Connecting the Dots between Supply Chain Visibility, Traceability and Transparency

On August 6th, Trevor Blackwell, Logistics Solution Manager, Corning Inc and Vasudev Nayak, Product Manager, Bristlecone Labs joined forces to lead a webinar on the nuances of visibility, traceability and transparency in the context of supply chain and how each impacts supply chain functioning and optimization.

The discussion began with Blackwell and Nayak addressing how supply chains today are networks of networks with products, platforms and people coming together to form a living, breathing, ever-evolving ecosystem. They spoke of the need to begin seeing supply chain not merely as a linear function of the business but more as a hub of key processes and operational intelligence.

Blackwell noted that data latency is one of the biggest hurdles when it comes to attaining supply chain visibility. He mentioned how many solutions used by supply chain professionals were designed primarily for reactionary purposes and stressed a palpable need for an alternative that equips business partners with timely data that enables them to make proactive decisions.

Our speakers defined Supply Chain Visibility as the ability to capture present data on what’s happening in the supply chain at specific nodes, analyzing it and improving either the execution or planning of one’s supply chain.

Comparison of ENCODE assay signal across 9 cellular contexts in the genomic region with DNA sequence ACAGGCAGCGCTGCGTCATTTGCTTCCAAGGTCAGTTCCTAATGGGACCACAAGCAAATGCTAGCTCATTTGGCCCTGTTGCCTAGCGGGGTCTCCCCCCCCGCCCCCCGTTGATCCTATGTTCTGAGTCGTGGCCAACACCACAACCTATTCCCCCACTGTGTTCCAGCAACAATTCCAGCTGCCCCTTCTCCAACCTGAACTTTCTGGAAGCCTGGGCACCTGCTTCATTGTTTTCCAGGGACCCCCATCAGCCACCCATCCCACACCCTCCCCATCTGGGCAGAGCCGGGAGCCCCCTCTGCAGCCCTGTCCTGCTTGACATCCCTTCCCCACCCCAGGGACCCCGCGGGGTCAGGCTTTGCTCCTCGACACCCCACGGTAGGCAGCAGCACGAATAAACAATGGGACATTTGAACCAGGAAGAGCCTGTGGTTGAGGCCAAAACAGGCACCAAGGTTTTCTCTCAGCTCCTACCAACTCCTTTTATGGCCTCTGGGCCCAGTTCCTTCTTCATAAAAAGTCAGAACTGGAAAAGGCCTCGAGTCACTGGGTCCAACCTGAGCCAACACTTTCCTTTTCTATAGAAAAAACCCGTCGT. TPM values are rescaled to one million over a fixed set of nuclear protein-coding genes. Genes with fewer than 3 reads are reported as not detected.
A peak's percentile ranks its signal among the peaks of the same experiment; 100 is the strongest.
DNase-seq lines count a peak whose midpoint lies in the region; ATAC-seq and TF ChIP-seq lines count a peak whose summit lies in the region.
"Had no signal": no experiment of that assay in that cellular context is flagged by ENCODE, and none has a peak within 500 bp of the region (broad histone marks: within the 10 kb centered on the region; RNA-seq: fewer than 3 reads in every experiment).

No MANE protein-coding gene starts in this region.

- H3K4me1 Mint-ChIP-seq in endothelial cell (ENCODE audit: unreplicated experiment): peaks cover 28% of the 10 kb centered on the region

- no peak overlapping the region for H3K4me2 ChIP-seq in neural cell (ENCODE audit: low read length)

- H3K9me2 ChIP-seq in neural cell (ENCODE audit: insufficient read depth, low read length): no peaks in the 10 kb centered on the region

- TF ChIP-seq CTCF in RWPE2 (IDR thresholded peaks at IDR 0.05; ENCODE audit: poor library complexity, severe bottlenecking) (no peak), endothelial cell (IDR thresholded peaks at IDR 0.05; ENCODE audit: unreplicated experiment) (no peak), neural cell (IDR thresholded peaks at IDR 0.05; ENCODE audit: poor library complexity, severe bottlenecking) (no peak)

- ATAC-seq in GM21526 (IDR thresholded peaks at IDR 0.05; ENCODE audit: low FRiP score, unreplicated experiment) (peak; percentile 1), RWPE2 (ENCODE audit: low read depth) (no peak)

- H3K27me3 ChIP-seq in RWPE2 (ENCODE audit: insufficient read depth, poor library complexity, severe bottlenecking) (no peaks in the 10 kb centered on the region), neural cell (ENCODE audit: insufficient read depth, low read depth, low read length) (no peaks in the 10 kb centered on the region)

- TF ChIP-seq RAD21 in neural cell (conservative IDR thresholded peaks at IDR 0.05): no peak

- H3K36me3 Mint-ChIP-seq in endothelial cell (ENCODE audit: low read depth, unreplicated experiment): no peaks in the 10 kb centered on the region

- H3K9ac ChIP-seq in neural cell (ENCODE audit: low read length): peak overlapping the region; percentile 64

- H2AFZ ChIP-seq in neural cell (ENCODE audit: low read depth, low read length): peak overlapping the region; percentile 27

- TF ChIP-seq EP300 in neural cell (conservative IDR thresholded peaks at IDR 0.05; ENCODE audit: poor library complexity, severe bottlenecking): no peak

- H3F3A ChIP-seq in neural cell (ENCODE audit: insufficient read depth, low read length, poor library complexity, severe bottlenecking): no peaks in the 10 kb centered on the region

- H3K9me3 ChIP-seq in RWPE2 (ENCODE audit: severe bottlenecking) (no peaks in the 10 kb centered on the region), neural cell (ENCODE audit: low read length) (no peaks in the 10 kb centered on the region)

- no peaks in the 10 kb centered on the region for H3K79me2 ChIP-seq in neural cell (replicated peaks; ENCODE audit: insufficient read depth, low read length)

Supply Chain Traceability was summed up as the ability to go back in time and perform a Root Cause Analysis, to gain an understanding of business processes and put corrective actions in place to make them more effective.

Supply Chain Transparency was described as the ultimate goal of any global supply chain – a means of seeing and sharing the same information across your partners and customers.

At the time of the webinar, the U.S. was inching closer to hurricane season. Blackwell talked about Corning’s plan of using their visibility solutions to monitor the potential impact of storms on their incoming material supply – and develop contingency plans that reduce risk to their business.

Siloed systems, management of multiple stakeholders, and technology cost and maturity can pose as deterrents in the pursuit of visibility, traceability and transparency. However, Blackwell and Nayak spoke of projects that Bristlecone Labs and Corning had undertaken together that combined the expertise of supply chain insights with the tech prowess of IoT. They mentioned that their collaboration had made them hopeful about championing a future that was more connected; gave them a holistic view of the past, present and future of their supply chain; and positively impacted operational costs.

Recently, The Economist reported that “In November 2017 a strike by German cargo-handlers stranded a shipment of IBM mainframe computers at the Frankfurt airport. Unable to track its precise location, the firm assumed the pricey cargo was safe inside an airport warehouse. In fact, it sat on an icy tarmac for nearly a month, exposed to blizzards. When it was eventually located, the kit – reportedly sitting in four inches of water – was a total write-off.”

Instances like these prove that digitizing the supply chain is no longer an option, but a necessity.

How will your supply chain evolve when you are no longer wondering “Where is my shipment?” To learn more about how Bristlecone Labs’ can solve supply chain visibility challenges in your organization, reach out to us at

Hear more from Blackwell and Nayak – watch the webinar now.